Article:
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Book review

Author(s) Hermann, R.
Title Cartan Geometry, Nonlinear waves, and Control Theory, Part B
Publisher Math Sci Press
Year of publication 1980
Reviewed by M. Marinov

This is one of the volumes in the series composed by Robert Hermann and devoted to applications of geometrical methods in theoretical physics. Physics and geometry have a long and interesting history of mutual enrichment. Newton's celestial mechanics was based essentially upon methods derived from classical geometry of the Hellenic era. In the next century, Lagrange was proud that his exposition of analytical mechanics does not need any figures. A century later, Poincaré introduced advanced geometrical ideas into celestial mechanics and, by the way, put foundation to topology. Einstein's general relativity was a triumph of geometrical ideas in physics. Geometry has got the new significance in physics during the past few decades, since the advent of non-Abelian gauge field theories. Now the Lie groups, the Cartan geometry and differential forms, topology of fibre bounds became standard tools of theoretical physics.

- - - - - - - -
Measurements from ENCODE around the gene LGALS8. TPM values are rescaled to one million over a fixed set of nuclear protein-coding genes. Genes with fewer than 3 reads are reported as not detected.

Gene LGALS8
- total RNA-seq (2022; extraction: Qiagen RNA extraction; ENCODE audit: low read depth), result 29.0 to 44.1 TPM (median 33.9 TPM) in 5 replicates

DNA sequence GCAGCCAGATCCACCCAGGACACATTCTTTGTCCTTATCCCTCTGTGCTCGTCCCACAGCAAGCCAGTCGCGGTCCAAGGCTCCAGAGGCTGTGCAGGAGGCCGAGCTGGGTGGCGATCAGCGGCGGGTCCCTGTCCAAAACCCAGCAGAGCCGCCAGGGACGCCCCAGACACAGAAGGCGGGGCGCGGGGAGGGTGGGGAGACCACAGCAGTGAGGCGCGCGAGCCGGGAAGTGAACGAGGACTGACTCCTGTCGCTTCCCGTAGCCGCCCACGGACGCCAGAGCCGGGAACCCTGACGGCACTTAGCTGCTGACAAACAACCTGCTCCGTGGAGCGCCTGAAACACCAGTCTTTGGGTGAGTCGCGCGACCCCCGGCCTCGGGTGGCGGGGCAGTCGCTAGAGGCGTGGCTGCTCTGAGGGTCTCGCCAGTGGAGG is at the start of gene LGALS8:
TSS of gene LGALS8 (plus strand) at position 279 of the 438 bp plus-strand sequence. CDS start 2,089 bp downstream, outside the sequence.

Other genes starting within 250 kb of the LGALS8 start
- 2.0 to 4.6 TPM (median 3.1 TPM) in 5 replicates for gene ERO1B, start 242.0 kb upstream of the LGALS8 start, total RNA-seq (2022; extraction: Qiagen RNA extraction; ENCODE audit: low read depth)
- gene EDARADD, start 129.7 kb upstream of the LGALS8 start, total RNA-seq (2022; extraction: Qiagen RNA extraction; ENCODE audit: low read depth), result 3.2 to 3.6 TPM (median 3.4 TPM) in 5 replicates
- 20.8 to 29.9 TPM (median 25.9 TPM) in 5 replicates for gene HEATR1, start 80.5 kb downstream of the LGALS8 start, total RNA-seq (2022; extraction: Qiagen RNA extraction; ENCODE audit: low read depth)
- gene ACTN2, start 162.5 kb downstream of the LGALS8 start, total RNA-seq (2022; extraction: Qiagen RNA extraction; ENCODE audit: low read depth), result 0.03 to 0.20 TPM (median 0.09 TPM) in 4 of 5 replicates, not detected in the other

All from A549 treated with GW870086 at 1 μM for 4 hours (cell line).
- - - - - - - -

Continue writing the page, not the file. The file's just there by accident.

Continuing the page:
The series prepared by Hermann appeared as a response to the new trends in geometrization of physics. The volume consists of five parts (called Groups A-E). Group A, "Reflections" contains an emotional presentation of the author's view on the progress of mathematical physics, including his personal recollections. The titles of Groups B-D are self-explanatory. "B. Lie theoretic and differential-geometric foundations of the theory of stochastic processes and control". A discussion of relations between the theory of stochastic processes and quantum mechanics is also included here. "C. Geometrical methods in the theory of nonlinear differential equations". This is the most informative part of the book, including presentations of inverse scattering methods, Dikii-Gelfand theory of pseudodifferential operators, Hamiltonian dynamics, sine-Gordon equation, symplectic foliations etc. "D. Geometric system theory". Here one can find a theory of global linear systems, a geometric interpretation of input systems and Pfaffian systems. The last (but not the least interesting) Group E contains an English translation by M. Ackerman of two works by Sophus Lie: "General investigations of differential equations which admit a finite continuous group" and "Foundations of the theory of infinite continuous transformation groups".

The book contains a lot of various information presented in an original manner, even though not always organized in the best way. In Group A a reader would miss the second list of references (probably, to works by the author himself). The volume was prepared still in the pre-TEX era from camera-ready manuscipts, so the printing looks somewhat archaic now. The density of information per unit area is lower than in modern texts. One may hardly recommend the book for individuals, but no professional library of physics and mathematics would be complete without the Hermann series.